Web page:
If the two ends of a rope in equilibrium are pulled with forces of equal magnitude and opposite directions, why isn’t the total tension in the rope zero?
Solution to 5DQ Step 1 A string is pulled at both the ends with two equal and opposite forces. Vectorially, the two equal and opposite forces cancels out each other thus, at the centre of the rope equilibrium exists.
Textbook: University Physics
Author: Hugh D. Young, Roger A. Freedman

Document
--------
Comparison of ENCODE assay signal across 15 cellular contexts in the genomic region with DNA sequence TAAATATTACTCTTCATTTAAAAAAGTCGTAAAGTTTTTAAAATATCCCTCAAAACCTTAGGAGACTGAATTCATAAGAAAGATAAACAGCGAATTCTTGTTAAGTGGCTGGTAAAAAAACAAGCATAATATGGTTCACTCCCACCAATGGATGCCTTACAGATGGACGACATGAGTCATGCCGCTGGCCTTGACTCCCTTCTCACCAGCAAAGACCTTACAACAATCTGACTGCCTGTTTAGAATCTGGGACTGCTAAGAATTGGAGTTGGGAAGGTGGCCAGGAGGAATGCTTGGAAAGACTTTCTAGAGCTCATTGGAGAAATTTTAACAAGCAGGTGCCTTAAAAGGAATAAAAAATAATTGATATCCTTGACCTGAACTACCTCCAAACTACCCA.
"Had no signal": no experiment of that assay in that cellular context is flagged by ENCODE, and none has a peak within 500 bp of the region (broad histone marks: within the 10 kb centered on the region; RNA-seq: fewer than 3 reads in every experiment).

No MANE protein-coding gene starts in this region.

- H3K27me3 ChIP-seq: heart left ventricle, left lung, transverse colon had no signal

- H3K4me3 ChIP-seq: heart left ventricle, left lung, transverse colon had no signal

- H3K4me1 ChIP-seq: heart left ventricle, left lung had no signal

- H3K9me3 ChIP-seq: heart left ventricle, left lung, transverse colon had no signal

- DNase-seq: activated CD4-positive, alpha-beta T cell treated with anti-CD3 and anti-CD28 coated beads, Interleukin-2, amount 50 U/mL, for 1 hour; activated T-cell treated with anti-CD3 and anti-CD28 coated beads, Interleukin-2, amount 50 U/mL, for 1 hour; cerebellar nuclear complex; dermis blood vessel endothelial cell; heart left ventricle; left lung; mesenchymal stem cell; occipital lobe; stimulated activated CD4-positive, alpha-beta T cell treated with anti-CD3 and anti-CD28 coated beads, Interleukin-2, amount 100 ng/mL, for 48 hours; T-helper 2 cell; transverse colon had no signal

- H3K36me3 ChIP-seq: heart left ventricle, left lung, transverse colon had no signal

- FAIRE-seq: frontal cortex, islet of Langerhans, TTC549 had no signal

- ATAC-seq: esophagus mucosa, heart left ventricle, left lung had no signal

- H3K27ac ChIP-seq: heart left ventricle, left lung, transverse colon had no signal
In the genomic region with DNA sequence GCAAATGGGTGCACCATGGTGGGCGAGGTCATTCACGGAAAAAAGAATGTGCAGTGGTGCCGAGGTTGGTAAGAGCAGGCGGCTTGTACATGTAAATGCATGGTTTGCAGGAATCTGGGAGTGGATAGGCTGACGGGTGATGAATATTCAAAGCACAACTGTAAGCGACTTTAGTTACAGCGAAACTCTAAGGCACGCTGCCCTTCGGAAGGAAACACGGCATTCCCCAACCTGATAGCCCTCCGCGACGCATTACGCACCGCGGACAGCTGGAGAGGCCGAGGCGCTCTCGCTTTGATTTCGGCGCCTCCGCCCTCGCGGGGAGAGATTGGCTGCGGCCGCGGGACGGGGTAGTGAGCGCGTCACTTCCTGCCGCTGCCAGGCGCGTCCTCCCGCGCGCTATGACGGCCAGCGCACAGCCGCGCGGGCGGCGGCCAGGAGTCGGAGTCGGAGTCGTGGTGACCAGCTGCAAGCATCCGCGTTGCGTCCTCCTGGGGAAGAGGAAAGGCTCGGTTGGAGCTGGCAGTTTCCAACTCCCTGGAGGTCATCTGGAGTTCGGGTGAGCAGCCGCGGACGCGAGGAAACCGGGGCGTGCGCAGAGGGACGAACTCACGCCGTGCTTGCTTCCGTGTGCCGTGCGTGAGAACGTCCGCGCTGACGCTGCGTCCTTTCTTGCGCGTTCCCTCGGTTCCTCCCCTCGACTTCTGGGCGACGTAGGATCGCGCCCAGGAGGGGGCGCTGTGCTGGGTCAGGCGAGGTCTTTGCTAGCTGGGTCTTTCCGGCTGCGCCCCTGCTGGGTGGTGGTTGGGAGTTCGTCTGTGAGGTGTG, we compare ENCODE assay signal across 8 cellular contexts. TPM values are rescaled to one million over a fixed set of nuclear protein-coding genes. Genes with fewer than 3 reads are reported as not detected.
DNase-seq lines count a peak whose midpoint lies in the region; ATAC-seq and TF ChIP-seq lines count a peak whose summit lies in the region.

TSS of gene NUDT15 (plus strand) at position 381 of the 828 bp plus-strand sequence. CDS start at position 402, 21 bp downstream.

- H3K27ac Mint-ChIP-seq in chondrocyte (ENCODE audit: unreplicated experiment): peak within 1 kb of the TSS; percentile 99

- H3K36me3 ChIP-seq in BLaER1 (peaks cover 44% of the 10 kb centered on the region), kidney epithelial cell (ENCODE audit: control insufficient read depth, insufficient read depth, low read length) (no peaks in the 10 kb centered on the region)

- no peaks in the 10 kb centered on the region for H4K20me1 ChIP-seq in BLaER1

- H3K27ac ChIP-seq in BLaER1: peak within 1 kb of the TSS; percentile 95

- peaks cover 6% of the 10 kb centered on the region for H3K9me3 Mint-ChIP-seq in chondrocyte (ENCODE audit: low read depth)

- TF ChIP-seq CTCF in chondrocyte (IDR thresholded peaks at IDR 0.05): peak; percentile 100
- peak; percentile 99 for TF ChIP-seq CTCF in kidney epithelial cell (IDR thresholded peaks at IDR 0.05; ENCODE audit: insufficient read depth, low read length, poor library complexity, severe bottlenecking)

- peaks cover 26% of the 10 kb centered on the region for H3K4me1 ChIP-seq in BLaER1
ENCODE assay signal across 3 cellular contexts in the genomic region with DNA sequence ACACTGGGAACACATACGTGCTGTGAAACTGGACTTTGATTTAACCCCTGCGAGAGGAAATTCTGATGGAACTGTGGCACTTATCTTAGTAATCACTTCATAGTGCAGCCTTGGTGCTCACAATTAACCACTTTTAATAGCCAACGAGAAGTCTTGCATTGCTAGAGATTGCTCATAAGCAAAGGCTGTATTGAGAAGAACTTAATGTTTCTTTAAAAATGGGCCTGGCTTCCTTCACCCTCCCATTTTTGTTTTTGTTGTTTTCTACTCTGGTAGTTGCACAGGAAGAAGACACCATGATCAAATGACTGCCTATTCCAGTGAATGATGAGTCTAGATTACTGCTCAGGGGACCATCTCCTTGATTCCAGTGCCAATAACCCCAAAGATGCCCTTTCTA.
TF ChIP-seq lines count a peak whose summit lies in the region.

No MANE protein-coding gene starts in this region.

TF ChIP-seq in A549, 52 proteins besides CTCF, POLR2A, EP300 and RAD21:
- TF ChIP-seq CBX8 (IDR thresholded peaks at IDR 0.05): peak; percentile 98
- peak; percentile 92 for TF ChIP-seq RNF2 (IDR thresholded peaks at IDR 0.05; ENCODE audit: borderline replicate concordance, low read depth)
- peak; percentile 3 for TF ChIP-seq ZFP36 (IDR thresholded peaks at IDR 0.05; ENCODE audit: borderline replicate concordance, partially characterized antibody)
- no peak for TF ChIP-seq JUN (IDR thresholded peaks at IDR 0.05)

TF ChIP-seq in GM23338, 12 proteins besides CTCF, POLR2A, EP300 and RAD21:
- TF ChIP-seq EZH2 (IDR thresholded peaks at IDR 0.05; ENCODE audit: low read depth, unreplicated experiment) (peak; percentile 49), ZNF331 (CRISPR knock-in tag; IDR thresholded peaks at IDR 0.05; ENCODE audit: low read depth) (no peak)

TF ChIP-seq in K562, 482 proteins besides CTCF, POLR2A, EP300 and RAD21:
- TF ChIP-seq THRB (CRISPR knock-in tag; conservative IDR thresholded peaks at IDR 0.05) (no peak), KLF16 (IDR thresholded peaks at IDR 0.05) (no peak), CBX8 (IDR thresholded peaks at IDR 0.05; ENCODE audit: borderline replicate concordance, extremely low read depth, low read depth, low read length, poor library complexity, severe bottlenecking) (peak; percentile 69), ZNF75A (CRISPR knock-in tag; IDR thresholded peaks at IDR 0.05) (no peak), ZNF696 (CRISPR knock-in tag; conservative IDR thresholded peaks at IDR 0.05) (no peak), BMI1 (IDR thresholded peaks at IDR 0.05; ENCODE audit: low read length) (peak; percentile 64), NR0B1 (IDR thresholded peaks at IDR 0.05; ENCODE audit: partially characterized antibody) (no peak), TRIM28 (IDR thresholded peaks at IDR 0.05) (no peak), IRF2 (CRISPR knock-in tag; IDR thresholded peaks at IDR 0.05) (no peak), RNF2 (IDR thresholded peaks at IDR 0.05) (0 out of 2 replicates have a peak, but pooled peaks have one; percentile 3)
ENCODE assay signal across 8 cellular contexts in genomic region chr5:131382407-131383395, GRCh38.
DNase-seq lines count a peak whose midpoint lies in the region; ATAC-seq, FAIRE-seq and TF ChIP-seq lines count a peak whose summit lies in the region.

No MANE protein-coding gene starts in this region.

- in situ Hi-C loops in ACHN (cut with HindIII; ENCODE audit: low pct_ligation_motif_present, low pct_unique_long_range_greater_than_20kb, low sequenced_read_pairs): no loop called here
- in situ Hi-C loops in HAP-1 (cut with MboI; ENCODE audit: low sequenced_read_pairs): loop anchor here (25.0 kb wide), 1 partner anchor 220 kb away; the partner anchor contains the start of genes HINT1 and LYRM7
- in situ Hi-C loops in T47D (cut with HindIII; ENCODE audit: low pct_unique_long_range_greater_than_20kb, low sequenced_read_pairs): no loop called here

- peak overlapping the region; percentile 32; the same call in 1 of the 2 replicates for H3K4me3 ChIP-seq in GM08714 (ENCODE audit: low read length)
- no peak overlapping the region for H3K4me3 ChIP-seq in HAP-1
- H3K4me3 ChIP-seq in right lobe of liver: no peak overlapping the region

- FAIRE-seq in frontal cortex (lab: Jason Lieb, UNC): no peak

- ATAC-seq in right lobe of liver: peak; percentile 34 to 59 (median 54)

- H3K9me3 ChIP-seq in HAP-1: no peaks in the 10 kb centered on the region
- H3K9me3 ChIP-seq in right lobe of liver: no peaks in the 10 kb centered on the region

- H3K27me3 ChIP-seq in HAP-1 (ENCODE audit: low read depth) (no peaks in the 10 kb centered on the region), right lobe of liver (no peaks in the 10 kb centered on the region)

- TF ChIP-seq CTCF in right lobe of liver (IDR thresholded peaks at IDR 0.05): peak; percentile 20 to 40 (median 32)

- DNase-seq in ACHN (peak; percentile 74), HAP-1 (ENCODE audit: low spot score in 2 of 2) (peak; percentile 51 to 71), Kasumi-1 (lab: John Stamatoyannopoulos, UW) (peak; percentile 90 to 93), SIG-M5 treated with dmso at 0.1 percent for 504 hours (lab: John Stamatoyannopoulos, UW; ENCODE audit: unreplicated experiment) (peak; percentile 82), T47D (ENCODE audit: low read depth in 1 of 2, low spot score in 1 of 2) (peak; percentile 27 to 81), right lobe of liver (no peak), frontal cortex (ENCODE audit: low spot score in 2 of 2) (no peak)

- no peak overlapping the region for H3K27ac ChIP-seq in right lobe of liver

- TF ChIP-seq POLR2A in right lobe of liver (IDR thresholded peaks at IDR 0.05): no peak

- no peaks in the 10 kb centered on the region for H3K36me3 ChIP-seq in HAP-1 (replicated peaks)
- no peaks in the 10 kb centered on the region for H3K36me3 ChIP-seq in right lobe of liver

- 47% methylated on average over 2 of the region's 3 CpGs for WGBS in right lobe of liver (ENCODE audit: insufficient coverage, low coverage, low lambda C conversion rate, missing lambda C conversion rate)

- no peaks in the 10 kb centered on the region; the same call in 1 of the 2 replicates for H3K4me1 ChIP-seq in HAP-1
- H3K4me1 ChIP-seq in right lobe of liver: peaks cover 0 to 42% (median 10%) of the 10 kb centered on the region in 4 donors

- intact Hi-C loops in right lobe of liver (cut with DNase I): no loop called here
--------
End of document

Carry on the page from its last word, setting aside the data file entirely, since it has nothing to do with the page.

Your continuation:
This textbook survival guide was created for the textbook: University Physics, edition: 13. Since the solution to 5DQ from 4 chapter was answered, more than 359 students have viewed the full step-by-step answer. This full solution covers the following key subjects: rope, magnitude, equal, Equilibrium, forces. This expansive textbook survival guide covers 26 chapters, and 2929 solutions. The answer to “If the two ends of a rope in equilibrium are pulled with forces of equal magnitude and opposite directions, why isn’t the total tension in the rope zero?” is broken down into a number of easy to follow steps, and 28 words. University Physics was written by and is associated to the ISBN: 9780321675460. The full step-by-step solution to problem: 5DQ from chapter: 4 was answered by , our top Physics solution expert on 05/06/17, 06:07PM.